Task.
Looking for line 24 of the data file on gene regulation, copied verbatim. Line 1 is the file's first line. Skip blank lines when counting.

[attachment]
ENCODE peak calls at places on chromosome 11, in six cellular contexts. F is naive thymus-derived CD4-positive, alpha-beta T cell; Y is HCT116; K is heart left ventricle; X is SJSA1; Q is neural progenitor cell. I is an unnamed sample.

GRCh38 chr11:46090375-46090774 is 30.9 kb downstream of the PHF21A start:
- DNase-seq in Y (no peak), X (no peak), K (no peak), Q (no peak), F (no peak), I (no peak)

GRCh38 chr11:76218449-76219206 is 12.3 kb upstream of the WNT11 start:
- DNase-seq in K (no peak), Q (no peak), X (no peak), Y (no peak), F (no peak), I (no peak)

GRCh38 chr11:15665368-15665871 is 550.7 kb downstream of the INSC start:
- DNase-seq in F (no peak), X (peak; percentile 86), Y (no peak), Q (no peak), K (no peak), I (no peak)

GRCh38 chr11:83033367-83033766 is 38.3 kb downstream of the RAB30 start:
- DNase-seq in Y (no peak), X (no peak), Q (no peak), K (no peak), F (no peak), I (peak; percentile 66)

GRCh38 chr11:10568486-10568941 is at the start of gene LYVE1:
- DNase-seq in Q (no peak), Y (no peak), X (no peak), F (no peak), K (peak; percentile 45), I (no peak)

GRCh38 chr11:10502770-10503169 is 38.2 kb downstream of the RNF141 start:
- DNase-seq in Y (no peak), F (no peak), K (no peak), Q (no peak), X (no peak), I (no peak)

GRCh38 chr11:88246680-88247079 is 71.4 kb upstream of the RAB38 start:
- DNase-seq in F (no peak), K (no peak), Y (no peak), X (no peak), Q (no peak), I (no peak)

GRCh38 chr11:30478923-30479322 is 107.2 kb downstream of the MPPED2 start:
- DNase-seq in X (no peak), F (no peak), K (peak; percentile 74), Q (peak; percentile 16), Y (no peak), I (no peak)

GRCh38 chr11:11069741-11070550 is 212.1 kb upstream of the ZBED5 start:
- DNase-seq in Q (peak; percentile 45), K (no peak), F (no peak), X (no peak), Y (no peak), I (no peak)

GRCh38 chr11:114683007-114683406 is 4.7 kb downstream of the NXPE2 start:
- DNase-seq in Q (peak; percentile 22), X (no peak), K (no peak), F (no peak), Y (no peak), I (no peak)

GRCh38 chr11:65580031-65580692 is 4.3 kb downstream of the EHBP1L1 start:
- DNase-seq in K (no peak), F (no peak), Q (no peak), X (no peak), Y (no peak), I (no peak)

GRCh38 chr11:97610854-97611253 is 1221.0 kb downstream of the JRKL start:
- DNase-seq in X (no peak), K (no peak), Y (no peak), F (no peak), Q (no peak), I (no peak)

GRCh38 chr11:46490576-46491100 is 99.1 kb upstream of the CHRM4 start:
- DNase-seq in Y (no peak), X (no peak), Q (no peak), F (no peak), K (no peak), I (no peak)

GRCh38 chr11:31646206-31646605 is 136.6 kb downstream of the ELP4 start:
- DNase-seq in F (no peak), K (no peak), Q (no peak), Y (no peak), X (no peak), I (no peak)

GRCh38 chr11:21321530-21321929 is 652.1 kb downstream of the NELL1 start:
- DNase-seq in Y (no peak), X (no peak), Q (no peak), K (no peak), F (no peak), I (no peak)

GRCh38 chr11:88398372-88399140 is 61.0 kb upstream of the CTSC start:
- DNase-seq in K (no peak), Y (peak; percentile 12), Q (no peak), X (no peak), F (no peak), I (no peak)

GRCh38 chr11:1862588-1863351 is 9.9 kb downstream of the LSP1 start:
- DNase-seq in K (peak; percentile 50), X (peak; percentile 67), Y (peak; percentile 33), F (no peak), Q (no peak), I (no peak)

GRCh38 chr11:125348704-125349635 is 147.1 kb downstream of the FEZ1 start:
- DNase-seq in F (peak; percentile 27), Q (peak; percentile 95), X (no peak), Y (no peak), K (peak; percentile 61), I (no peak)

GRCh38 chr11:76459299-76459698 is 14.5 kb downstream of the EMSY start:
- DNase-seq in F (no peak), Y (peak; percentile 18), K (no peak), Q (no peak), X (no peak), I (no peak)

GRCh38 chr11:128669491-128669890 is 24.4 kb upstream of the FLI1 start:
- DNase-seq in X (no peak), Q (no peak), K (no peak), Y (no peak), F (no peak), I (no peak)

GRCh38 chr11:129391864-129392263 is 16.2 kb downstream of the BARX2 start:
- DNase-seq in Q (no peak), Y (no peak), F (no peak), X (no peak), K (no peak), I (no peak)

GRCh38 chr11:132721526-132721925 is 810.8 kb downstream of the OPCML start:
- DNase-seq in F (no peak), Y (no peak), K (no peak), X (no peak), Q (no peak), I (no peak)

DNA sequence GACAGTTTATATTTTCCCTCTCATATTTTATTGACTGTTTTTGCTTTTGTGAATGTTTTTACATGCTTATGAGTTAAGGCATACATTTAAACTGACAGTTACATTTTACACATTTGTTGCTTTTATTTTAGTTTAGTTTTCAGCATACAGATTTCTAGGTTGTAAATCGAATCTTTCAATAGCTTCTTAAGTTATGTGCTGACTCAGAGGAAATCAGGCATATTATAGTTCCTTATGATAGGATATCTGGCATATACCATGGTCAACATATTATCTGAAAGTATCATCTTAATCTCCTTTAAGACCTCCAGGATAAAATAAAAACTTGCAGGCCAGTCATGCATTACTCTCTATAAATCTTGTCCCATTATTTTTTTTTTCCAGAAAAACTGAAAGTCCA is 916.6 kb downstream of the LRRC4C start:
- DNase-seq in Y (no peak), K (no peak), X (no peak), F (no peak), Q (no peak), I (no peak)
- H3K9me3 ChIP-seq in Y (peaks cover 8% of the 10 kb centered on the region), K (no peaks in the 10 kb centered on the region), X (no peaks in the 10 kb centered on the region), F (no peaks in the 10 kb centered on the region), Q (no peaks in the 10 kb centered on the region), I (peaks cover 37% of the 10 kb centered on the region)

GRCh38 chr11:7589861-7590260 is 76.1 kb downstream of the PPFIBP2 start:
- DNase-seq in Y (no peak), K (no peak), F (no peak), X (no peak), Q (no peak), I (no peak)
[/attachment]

GRCh38 chr11:97610854-97611253 is 1221.0 kb downstream of the JRKL start: